Frequently Asked Questions
What authority does the City have to conduct a revaluation?
Wisconsin Law requires market value assessment of all property. The City of Cudahy Assessor's Office revalues all property periodically to keep pace with changes in the market. During a revaluation, all assessments are examined and adjustments are made where necessary to guarantee that all property is assessed at market value. This is done to assure that taxes are distributed equitably and uniformly.
What is the assessor's role?
The assessor is a state-certified individual whose duties are to discover, list and place a value on all taxable real and personal property in the city, in a uniform manner. The assessor is not involved in the collection of property taxes.
How can I get information about exempt properties?
What is the difference between real and personal property?
to be taken to the Wisconsin Association of Assessing Officers website.
For property tax purposes, "real property" refers to land and buildings and the rights associated with ownership, while "personal property" is the furniture and equipment owned or used by businesses.
How does the assessor value property
Wisconsin Law requires property assessments based on fair market value. Estimating the market value of your property is a matter of determining the price a typical buyer would pay for it in its present condition. Some factors the assessor considers are: what similar properties are selling for, what it would cost to replace your property, the rent it may earn, and any other factors that affect value. IT IS IMPORTANT TO REMEMBER THAT THE ASSESSOR DOES NOT CREATE THIS VALUE, BUT RATHER INTERPRETS WHAT IS HAPPENING IN THE MARKET PLACE.
What is market value?
Market value is defined as the amount a typical, well-informed purchaser would be willing to pay for a property. The seller and buyer must be unrelated, the seller must be willing but not under pressure to sell and the buyer must be willing but not under any obligation to buy. The property must be on the market for a reasonable length of time, the payment must be in cash or its equivalent and the financing must be typical for that type of property. If all of these conditions are present, this would be a market value, arm's-length sale.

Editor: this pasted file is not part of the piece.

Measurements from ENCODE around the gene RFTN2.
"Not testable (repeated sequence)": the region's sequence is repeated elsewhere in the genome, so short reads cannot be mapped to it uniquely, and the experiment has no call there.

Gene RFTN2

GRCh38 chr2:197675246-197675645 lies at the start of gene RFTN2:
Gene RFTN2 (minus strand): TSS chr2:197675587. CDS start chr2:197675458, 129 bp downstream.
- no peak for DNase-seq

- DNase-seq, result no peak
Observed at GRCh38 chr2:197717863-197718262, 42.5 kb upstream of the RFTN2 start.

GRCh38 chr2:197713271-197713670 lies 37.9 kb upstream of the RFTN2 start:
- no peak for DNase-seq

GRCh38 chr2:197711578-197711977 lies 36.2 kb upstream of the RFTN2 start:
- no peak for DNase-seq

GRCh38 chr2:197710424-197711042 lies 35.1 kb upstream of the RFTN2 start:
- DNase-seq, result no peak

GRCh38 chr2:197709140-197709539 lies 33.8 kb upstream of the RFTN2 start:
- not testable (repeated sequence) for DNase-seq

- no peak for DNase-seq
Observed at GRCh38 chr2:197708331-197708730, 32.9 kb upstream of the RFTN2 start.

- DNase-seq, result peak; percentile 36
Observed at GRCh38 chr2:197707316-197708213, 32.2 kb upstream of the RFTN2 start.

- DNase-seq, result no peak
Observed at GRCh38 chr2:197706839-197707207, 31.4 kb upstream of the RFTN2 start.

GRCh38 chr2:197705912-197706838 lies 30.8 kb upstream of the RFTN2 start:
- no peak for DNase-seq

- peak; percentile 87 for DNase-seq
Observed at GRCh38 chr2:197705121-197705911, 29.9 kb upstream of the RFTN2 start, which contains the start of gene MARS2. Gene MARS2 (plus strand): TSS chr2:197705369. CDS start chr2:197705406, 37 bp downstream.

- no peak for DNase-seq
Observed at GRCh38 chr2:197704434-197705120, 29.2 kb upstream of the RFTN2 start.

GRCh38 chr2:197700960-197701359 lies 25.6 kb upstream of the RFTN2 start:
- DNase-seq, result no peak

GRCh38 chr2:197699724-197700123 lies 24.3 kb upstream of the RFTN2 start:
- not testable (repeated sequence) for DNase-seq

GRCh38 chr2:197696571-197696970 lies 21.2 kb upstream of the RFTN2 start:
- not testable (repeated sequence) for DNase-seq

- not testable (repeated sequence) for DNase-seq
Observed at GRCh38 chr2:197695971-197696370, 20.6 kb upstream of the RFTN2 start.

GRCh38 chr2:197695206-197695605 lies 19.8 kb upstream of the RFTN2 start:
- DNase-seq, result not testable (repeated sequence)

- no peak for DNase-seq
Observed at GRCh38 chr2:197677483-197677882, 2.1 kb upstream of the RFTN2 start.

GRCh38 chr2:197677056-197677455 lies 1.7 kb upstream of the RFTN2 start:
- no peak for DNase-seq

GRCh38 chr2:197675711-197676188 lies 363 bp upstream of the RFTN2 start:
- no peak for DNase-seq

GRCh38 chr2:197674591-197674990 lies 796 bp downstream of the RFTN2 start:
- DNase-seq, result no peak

I've heard you develop values by computer. Is this correct?
Just as in many other fields, computers are useful in the assessment process. Assessors are trained to look for relationships between property characteristics and market value. By coding these characteristics and studying sales prices, assessors can estimate value by developing formulas and models. Computers are much faster and are capable of advanced analysis in this area. But despite these capabilities, common sense and assessor judgment are always required to verify assessments. Assessors most familiar with the neighborhoods and properties and must review all assessments.
Can the assessment on my property be changed even if the assessor has not been inside my property?
To make a proper assessment on a building, it is desirable for the assessor to see the inside and the outside of the property. The law requires that property be valued from actual view or the best information available. The assessor keeps records on the physical characteristics of each property in the municipality. Even though the assessor may have been unable to go through your property, the assessment will still be reviewed, based on the existing records and the sales of similar properties.
Will I be penalized if I don't let the assessor in when an inspection is requested?
When an interior inspection is not allowed, the assessor will attempt to update the records by looking at the property from the outside and using any other available information. To ensure an accurate assessment, it is to your advantage to allow the assessor inside your property when an inspection is requested. By denying an inspection, you may lose the right to appeal your assessment to the Board of Review.
What will happen to my assessment if I improve my property?